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In The Midst Of Mountains-Before And After

The mountains before recovery had brought me the ability to appreciate the mountains after recovery.

I have recently returned from a vacation in the midst of mountains. Exploring the beauty of the Rockies in Colorado. Surrounded each day by the magnificent wonder of God’s handiwork. I could see, feel, and smell the wonder of nature that was all around me. Personally, I am at a place in life that I could actually take it all in with all my sensory receptors. Gazing out on our world’s beauty from atop Pikes Peak opened my mind to my own perception of mountains. I knew all too well the mountains of my own making. Being in the midst of the mountains on vacation, I found a sense of achievement. The mountains before recovery had brought me the ability to appreciate the mountains after recovery.

Pikes Peak

They were mountains of my own making.

Mountains as an alcoholic took a whole different meaning in my life. They were mountains of my own making. Ruined family relationships, financial chaos, and emotional bankruptcy were the peaks in front of me. I was using every bit of hell-bent destruction I could muster to avoid the ascent to any kind of recovery or help. My senses had become dulled to anything of beauty around me. My mindset was of nothing other than escape in a bottle. My perception was these mountains of my making had arrived to let me fall to my death. I was so engrossed in my own misery that it blinded me to the life I truly longed for. Complete change would be necessary if I were ever to survive.


These would become my weapons to climb the mountains from my days as an alcoholic.

Then in March of 2014 I found recovery. A recovery from the hopelessness, isolation, and overwhelming peaks of addiction. Awakened to faith, a sense of purpose, and a renewed relationship with God. These would become my weapons to climb the mountains from my days as an alcoholic. In this post I wont go into how I recovered and climbed those giants in my life but I will tell you what I have learned. In our addiction we cannot see what really lies in front of us. We cannot see the beauty in our world around us. In changing our mindset our perspective also changes. With a changed perspective we change our life.

View of Pikes Peak, Colorado

I see the beauty of my life.

This was my view of Pikes Peak on the drive back down. I could see it for all its glory and awe. It was all about the change in my perspective. On the drive up there were moments of fear. Those moments though were viewed as a necessary challenge to get to the summit. Fears once conquered, that became a sense of accomplishment and strength. Before, I would have seen nothing more than impossibility. I would have seen it as an excuse to drink. I would have seen a grotesque attempt to keep my life void of purpose. But after, I see God’s miracles. I see challenges and lessons of strength and courage. I see the beauty of my life.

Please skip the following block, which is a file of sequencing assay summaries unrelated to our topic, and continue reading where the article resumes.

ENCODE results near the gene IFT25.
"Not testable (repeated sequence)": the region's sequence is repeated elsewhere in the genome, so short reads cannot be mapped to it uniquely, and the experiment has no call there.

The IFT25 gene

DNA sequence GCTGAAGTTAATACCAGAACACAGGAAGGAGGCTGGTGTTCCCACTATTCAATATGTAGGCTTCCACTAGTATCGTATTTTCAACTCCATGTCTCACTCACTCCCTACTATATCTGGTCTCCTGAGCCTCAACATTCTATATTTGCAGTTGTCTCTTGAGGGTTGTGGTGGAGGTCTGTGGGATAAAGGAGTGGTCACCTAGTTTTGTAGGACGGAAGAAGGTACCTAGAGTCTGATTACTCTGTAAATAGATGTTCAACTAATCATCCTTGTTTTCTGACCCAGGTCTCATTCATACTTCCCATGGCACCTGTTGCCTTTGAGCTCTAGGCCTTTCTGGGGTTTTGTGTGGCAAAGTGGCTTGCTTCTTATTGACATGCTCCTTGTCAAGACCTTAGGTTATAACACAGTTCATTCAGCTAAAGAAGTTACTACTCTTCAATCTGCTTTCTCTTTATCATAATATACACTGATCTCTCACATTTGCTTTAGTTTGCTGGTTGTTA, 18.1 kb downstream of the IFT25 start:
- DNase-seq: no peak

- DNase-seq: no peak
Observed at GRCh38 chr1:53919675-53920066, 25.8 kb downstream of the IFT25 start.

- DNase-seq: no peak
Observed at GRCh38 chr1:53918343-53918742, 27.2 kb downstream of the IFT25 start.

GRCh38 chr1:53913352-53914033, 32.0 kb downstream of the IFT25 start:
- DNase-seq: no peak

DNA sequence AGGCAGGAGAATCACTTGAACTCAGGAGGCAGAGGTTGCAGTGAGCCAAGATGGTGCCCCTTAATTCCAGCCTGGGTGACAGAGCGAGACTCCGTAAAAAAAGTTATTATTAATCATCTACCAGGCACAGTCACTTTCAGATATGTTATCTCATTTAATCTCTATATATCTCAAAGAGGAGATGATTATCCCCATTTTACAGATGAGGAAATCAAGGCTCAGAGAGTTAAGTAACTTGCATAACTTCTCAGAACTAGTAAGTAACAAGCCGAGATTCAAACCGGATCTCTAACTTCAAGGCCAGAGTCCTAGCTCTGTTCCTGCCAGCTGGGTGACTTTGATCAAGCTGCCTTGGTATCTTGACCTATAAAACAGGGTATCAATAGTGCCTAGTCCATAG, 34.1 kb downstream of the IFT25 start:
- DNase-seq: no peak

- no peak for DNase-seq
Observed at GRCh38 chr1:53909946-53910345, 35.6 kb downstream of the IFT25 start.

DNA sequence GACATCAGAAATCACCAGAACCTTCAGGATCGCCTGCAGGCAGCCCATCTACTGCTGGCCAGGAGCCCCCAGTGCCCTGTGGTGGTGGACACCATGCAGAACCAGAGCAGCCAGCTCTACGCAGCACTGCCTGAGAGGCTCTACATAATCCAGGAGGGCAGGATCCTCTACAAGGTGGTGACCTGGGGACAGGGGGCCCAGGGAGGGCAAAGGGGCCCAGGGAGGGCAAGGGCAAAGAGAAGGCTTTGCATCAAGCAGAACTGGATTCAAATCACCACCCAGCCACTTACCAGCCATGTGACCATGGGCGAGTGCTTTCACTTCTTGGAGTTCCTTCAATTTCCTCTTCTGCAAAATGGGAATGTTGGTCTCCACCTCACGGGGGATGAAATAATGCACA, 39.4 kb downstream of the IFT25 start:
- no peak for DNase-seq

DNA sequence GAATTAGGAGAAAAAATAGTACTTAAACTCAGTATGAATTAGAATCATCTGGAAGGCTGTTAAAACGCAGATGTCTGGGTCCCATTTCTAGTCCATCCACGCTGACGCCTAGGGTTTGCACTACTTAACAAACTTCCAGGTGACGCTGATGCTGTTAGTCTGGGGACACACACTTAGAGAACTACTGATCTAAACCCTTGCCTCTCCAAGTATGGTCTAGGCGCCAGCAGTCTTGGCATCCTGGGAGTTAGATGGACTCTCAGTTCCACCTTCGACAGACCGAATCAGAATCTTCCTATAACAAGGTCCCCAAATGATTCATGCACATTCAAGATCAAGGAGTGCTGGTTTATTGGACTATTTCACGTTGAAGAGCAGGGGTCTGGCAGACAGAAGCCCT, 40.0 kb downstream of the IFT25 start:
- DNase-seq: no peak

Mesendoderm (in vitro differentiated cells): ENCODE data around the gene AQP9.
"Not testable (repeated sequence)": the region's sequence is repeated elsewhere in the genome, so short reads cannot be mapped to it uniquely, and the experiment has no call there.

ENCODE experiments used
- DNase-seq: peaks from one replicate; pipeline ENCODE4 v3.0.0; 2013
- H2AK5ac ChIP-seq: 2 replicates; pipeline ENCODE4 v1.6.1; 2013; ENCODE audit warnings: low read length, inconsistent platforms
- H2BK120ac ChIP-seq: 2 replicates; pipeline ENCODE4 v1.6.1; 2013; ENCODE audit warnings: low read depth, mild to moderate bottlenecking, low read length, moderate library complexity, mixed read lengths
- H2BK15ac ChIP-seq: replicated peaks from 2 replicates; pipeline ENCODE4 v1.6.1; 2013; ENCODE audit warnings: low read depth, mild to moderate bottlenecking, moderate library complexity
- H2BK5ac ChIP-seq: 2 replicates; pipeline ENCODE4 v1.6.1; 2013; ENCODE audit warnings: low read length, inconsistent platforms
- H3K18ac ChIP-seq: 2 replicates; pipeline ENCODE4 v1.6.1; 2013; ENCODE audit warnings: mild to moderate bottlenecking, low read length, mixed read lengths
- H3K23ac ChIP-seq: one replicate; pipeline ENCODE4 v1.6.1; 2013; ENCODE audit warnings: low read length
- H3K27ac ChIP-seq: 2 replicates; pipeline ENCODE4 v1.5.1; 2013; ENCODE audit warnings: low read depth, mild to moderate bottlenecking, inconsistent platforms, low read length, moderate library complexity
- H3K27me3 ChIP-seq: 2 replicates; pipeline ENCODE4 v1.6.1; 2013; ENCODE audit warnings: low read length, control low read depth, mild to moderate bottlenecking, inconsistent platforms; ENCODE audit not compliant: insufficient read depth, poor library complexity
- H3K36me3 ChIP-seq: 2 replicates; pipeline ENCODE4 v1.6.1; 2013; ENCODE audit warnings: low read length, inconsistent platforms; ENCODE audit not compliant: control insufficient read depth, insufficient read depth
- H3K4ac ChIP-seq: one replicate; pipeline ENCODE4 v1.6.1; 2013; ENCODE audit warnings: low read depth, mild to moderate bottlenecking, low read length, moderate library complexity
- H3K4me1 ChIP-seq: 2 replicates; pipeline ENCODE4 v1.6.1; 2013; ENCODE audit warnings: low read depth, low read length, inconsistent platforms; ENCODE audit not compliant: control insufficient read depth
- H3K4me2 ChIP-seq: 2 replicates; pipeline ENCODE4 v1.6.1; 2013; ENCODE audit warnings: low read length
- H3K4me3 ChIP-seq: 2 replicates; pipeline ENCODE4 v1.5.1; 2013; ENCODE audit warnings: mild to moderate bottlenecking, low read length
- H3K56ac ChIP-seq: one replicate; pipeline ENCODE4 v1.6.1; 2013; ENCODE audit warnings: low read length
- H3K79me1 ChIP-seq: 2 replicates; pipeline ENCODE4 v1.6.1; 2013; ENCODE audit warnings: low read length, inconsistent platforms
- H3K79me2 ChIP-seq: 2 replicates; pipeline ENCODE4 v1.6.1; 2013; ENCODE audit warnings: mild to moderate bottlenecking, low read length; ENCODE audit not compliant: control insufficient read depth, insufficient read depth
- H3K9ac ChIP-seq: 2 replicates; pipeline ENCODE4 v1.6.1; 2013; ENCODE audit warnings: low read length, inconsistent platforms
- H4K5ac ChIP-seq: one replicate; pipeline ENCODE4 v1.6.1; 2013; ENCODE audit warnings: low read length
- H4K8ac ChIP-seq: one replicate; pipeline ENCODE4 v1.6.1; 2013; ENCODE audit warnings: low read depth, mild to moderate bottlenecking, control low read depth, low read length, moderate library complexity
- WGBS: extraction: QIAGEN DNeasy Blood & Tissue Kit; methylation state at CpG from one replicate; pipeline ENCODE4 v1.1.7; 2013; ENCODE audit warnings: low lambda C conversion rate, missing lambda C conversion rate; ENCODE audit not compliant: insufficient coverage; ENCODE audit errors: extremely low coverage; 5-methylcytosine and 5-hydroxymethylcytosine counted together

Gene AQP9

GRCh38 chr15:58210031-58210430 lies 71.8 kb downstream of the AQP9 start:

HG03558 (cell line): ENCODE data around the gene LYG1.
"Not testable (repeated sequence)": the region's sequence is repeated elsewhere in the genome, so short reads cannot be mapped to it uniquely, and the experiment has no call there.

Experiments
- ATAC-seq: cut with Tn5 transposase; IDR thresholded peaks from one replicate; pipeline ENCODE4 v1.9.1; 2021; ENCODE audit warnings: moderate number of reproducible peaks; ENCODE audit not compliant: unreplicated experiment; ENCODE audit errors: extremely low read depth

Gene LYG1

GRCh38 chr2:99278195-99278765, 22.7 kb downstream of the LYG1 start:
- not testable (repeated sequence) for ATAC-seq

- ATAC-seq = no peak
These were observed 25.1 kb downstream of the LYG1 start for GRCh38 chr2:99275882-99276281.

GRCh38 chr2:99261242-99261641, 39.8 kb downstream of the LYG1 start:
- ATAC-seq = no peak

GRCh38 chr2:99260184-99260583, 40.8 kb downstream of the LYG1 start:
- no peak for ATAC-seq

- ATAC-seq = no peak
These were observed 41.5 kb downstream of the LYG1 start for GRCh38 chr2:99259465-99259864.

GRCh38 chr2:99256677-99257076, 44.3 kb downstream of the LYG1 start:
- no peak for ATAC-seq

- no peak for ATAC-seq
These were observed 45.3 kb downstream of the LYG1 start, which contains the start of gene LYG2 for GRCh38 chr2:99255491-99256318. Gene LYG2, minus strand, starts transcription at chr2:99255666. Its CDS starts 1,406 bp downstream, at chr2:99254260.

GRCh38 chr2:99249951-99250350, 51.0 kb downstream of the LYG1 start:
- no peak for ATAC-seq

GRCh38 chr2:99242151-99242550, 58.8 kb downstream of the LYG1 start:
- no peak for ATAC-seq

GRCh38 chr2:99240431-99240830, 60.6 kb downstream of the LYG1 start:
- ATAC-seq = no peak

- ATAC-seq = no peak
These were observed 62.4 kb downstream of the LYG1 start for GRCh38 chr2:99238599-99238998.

Back porch view

Not a bad view each morning and evening……

This was my view each morning and evening. Surrounded by nature and the quiet of that moment. I would do my daily bible reading and prayer. They say being in nature can bring you closer to God and I could see and feel Him move as I sought Him out each day. He had opened my eyes as a transformed man. His grace and mercy leads me to a greater understanding of my purpose.  I have learned a few things after my vacation this summer.

  • We all face mountains in life. They do not discriminate.
  • By changing our perspective they become ways to discover and explore our natural talents and gifts.
  • With each summit reached we become warriors growing in strength and wisdom.
  • They are beauty and only a challenge to sharpen my weapons and to extend me beyond what I used to think impossible.

My life is quite the before and after. To traverse from before to after I only needed to change my mindset. I had to have a lobotomy of my old self to bring in the new. Our perspective makes all the difference in the mountains we face. Impossible or just another challenge to conquer. The way you look at it is up to you. But I am living proof of one thing, change your perspective and change your life. 



  1. Really enjoyed this one Kip. It is so true, we go from climbing invisible mental mountains, to climbing real ones! We go from talking about doing stuff, to actually doing it! I think Christ meant something similar to this when he talked about faith being able to move mountains.

    • Thank you Mark. Seeing our obstacles in life as challenges and opportunities for growth makes the climbs exciting. You are right on about Christ, what we perceive as mountains can be as easy to remove by simply saying in faith, MOVE, and they will move. Thanks for reading and sharing.

    • Thanks Dan, letting go of more control and fear is pushing me forward. Your leadership in our community is priceless.

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